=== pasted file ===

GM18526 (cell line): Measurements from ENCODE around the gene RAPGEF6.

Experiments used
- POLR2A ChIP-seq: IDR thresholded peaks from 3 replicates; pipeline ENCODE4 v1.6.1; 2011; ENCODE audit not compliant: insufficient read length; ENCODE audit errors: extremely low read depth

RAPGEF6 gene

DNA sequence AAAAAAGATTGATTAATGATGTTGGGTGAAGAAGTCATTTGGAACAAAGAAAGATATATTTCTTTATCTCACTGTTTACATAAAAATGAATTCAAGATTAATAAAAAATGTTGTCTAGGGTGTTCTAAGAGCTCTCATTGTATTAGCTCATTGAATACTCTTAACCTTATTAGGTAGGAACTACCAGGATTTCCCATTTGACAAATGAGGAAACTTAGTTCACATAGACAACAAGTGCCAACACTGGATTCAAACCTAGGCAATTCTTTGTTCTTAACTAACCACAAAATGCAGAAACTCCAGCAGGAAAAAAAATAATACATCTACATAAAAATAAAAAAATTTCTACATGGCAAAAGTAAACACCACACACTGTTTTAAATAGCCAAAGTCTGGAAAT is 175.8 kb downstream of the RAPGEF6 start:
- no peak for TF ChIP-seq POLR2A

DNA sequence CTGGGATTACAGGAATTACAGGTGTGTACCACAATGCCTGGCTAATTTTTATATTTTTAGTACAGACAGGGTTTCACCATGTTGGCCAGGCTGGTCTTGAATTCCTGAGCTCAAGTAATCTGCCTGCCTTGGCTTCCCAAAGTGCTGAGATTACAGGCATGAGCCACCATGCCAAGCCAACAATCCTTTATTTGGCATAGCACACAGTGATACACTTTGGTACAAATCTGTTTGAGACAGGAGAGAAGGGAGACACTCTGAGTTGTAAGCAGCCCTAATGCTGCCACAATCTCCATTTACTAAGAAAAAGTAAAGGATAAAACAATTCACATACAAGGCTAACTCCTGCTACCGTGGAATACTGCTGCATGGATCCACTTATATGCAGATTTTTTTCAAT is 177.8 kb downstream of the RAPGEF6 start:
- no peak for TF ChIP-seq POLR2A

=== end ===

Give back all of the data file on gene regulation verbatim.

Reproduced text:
GM18526 (cell line): Measurements from ENCODE around the gene RAPGEF6.

Experiments used
- POLR2A ChIP-seq: IDR thresholded peaks from 3 replicates; pipeline ENCODE4 v1.6.1; 2011; ENCODE audit not compliant: insufficient read length; ENCODE audit errors: extremely low read depth

RAPGEF6 gene

DNA sequence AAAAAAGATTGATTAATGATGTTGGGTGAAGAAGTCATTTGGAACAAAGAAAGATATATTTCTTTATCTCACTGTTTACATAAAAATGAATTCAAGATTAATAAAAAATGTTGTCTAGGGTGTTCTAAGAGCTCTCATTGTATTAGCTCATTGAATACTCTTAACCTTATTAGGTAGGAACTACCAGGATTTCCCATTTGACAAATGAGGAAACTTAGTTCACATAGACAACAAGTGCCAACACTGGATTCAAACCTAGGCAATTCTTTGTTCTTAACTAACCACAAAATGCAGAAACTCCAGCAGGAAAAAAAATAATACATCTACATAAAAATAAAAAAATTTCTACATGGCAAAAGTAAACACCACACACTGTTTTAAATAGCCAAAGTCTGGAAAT is 175.8 kb downstream of the RAPGEF6 start:
- no peak for TF ChIP-seq POLR2A

DNA sequence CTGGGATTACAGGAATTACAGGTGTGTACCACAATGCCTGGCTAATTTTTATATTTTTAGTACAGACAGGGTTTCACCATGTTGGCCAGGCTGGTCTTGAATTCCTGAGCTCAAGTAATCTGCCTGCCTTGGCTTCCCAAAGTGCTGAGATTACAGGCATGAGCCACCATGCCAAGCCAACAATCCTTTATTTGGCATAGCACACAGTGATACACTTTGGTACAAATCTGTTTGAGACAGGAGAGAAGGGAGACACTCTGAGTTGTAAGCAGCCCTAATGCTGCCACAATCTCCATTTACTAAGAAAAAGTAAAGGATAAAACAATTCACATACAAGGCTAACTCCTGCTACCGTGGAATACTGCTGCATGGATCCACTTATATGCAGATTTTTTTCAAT is 177.8 kb downstream of the RAPGEF6 start:
- no peak for TF ChIP-seq POLR2A